HOW THE DEA’S WAR ON DRUGS HAS GONE OFF THE RAILS: THE STORY BEHIND THE ECONOMIC LYNCHING OF INDEPENDENTLY OWNED PHARMACY BUSINESSES BY THE DRUG ENFORCEMENT ADMINISTRATION (DEA) 

By Jack Folson – Clinical Pharmacist

Not to overstate the problem but the DEA is attacking healthcare providers with artificial metrics.  The so-called RED FLAGS OF DIVERSION are part of an algorithm that the DEA uses to assign criminality to oftentimes legitimate medical treatments.  Most practitioners believe that the DEA is purposely turning a blind eye to emerging techniques and even the American Medical Association has weighed in on this shortcoming of the DEA’s approach to diversion control.

In fact, as opioid-induced deaths have skyrocketed the deaths attributable to prescribed opioids have actually decreased while death due to illicit drugs such as heroin, cocaine, and fentanyl which comes across our borders from other countries continues to rise.  In fact, the term opioid epidemic no longer applies to prescription medications.  

What is particularly troubling is the intent for the DEA to increase their intrusion into the Doctor-Patient-Pharmacist relationship without a clear understanding of all the parameters involved.  In fact, patient care is totally lost in their conversation.  Upon searching the cases tried in DEA court one notices a glaring deficit.  Nowhere is the patients’ conditions a factor that is elucidated.  

Common-Law jurisdiction requires an actual injured party of which they never present.  Maritime Jurisdiction requires that there be a contract in force in which all the parameters are known by both parties but this fails because the DEA never publishes the names of suspect prescriber before they attack the pharmacies, nor do they publish the actual definitions that they use to assign criminality to their red flags of diversion. 

SAVINGS FOR UNINSURED PATIENTS

DIAGNOSIS: NON ACUTE PAIN

They use the spurious standard of “standard of care” which is very much open to interpretation but if they come after a provider what they say is the standard of care does not represent the standard of care that is published in the medical literature.  They have become nothing more than a political organization that has lost its way.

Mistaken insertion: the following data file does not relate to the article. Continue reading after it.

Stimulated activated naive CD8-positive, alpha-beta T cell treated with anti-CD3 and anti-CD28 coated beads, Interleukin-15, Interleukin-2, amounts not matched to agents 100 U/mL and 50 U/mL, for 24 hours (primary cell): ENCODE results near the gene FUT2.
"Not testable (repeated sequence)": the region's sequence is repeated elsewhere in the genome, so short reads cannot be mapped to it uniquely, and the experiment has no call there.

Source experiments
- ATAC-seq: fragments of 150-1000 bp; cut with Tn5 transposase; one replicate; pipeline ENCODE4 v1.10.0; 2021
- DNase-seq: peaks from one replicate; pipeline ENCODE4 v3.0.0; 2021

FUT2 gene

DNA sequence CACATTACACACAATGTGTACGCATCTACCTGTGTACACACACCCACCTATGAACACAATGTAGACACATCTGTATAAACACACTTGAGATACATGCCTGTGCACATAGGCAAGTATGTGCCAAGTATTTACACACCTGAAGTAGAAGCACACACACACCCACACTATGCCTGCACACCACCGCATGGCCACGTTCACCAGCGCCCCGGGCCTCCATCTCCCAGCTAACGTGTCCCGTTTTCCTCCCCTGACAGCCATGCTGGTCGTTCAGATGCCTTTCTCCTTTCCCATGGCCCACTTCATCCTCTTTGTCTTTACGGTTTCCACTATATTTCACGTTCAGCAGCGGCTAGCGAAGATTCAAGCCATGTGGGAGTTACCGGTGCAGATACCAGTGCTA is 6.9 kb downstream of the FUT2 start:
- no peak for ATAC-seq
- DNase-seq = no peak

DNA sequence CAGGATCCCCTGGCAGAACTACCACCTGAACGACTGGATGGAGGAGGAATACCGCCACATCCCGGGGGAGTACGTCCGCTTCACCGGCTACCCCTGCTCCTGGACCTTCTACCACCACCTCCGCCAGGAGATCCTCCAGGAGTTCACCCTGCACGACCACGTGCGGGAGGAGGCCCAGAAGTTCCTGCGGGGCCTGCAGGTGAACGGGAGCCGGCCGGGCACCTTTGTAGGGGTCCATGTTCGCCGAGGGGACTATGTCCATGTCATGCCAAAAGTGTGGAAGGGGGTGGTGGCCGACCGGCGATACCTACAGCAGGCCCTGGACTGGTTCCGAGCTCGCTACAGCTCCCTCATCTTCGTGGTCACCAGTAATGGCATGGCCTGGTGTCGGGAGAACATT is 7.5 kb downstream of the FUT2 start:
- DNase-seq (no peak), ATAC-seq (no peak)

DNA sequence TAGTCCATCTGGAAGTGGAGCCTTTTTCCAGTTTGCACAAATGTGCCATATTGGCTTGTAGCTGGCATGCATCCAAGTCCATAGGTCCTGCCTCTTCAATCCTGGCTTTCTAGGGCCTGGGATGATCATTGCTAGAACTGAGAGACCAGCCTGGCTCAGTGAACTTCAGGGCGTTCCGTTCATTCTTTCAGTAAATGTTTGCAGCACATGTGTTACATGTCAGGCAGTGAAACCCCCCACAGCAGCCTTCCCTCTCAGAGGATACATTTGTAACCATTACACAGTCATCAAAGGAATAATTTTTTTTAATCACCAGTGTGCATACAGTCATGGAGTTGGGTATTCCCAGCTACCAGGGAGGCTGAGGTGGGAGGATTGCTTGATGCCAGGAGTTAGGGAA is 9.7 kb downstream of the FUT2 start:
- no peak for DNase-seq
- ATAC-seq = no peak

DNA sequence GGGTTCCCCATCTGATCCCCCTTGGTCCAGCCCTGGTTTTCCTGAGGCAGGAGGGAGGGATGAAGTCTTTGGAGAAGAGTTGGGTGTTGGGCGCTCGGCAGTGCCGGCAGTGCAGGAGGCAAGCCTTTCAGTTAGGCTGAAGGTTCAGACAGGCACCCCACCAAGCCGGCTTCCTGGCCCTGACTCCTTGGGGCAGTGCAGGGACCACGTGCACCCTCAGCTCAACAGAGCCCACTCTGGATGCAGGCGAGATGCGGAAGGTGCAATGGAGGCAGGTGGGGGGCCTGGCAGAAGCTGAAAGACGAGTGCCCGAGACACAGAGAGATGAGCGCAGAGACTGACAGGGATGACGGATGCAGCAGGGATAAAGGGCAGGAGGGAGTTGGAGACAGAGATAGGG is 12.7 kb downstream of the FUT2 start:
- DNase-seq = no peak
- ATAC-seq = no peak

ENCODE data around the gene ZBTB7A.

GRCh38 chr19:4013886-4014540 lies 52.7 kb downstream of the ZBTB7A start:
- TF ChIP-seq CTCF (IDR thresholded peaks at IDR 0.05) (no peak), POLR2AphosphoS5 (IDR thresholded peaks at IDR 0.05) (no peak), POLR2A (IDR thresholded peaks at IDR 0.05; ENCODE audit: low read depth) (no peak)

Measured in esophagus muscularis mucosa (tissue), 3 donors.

Furthermore, the selection process of who to go after seems to be aimed at those that are the least able to defend themselves from the regulatory overreach.

Let’s look at a few scenarios.

1. Long Distance

If you see a prescriber in one area and live in another area and see a pharmacy in yet another area you could trip the RED FLAG of distance.  The funny thing is that the DEA never gives a definition of how far the distance is that is acceptable for them.  Furthermore, the Constitutionally guaranteed right of choice is trampled upon with impunity.  

This means that if you are on vacation in one part of the state and go to the hospital in that same area but hold onto your prescription until you get home and your pharmacy fills that prescription the DEA might indict your pharmacist.  

Another common issue is for a patient who lives in one area but works in another and sees their doctor close to where they work and fill the prescription near home.  This could be a big problem for you, your doctor, and your pharmacist.

Can you see how this might cause a lot of confusion and pain for a person who is suffering from pain, anxiety, depression, or other conditions?

2. Multiple Short Acting Opiod Prescriptions

Although the medical literature is quite available to show that one treatment that is very effective in minimizing the escalation of opioid dosing in patients that have intractable pain after they have developed enzyme induction that leads to tolerance of the normal treatment the DEA seems to be unaware of this clinical reality.  

In fact, the “expert” witnesses that the DEA employs in their witch hunt of healthcare professionals always testify that they can not see any reason to use the alternating short-acting opioid protocol because they themselves have never heard of it.  However, they are not pain management specialists and as such would not be expected to understand this often end-of-life protocol that is commonly used.

EXAMPLE OF SCHEDULE-II PRESCRIPTION FOR OXYCODONE

UNINSURES PATIENT

3. Cash

Even though more than 50% of Americans do not have health insurance that pays for certain pain medications the DEA assigns the RED FLAG of CASH to any opioid or benzodiazepine prescription that is paid for by cash.  Cash in their estimation includes credit and debit cards.  So if your insurance company will not pay for preexisting conditions and you have arthritis that requires an opioid for treatment you can find yourself in the midst of controversy concerning the DEA.  

4. Doctor Shopping